Industrial 5G Will Transform Industrial IoT and the Connected World

By Naresh Kumar Surepelly

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ARC Report Abstract

Overview

5G, the next-generation cellular technology, is getting a lot of attention these days and justifiably so.  ARC Advisory Group has started to research this new area to be able to provide clients with actionable market intelligence on 5G for industrial applications. This ARC Insight explores the technology behind industrial 5G and potential applications, how the technology can impact and enhance Industrial IoT, and describes the activities of key associations and organizations that are developing technical specifications for 5G systems. It also looks at the associated developments by automation, information, communications and technology vendors in the industrial manufacturing space.    

Do We Need Industrial 5G?

As the influence of IT on OT grows, so does the importance of the Industrial IoT. The potential is huge, and Industrial IoT already enables whole new business models.  But before the full potential of the Industrial IoT can be realized, a modern, open communications infrastructure must replace some of the outdated, proprietary solutions commonly in use in industrial applications.  Industrial 5G appears poised to provide that infrastructure.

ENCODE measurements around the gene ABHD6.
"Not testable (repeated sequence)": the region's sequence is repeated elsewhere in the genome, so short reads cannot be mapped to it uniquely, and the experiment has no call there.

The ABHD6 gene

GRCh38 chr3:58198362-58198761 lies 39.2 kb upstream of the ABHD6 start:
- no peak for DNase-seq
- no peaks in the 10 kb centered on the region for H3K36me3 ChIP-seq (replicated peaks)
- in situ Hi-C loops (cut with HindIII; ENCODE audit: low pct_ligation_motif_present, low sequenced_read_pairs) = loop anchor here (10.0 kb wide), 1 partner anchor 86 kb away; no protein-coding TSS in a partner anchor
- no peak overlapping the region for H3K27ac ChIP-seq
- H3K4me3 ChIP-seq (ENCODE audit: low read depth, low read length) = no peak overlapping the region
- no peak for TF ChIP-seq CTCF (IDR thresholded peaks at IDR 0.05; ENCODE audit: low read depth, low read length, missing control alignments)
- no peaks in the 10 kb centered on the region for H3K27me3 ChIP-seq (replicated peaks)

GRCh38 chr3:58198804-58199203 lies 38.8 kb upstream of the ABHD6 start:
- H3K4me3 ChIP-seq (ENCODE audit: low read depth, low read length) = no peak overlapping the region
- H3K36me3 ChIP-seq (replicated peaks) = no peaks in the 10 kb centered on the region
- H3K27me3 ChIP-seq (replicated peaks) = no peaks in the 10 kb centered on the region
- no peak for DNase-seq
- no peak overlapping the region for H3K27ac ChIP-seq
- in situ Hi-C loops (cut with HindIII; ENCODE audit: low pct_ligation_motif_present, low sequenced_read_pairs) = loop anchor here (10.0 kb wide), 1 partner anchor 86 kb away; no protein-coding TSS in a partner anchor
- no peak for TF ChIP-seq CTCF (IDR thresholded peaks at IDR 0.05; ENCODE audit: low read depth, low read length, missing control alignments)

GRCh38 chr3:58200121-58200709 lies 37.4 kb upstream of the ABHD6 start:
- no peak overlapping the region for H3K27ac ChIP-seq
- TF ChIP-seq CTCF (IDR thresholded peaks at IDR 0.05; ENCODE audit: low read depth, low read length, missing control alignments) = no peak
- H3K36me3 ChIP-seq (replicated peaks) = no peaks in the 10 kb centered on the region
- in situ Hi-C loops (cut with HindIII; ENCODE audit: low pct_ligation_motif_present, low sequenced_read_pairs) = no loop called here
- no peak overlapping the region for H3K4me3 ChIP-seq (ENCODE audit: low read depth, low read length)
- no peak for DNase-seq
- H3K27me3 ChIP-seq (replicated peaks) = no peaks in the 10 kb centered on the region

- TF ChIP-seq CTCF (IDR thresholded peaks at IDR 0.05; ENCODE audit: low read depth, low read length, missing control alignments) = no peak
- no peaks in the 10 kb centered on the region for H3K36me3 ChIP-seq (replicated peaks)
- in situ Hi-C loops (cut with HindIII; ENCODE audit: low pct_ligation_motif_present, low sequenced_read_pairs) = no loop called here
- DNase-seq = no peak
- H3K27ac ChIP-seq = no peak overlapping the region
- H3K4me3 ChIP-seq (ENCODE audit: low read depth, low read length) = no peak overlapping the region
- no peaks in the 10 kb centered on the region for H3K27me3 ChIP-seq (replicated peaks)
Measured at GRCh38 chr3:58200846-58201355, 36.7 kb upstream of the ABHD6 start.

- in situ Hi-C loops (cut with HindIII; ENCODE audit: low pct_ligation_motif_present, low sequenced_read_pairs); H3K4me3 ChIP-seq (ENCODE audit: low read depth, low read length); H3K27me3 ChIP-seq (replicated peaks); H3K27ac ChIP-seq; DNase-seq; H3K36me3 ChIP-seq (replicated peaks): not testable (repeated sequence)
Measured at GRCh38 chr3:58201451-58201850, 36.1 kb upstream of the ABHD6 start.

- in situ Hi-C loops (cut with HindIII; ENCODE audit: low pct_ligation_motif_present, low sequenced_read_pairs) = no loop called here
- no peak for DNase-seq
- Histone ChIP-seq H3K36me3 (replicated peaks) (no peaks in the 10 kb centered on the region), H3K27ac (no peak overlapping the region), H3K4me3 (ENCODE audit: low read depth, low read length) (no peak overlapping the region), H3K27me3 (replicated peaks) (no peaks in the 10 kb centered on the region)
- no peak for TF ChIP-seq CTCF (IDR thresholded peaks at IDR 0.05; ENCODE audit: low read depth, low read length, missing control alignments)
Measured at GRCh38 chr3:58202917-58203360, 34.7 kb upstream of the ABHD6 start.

A core requirement of Industrial IoT is the ability to connect sensors, devices, equipment, software applications, manufacturing production processes, workers, and end consumers.  Connectivity implies seamless vertical and horizontal integration across all layers of the automation pyramid, providing opportunities to increase operational efficiency from the plant floor to the supply chain by optimizing data, information, and analytics.  The key elements that can boost Industrial IoT are improved connectivity, availability, low (reduced) latency, flexibility, and speed.  Industrial 5G will play a key role in helping industrial users achieve the goals of Industrial IoT.  

5G offers wireless communications services with reduced latency, increased connection density, and improved flexibility compared to the current 4G generation.  5G technology has a theoretical downlink peak speed of 20 Gbps (gigabits per second), which is about 20 times faster than the current generation.

Private 5G Networks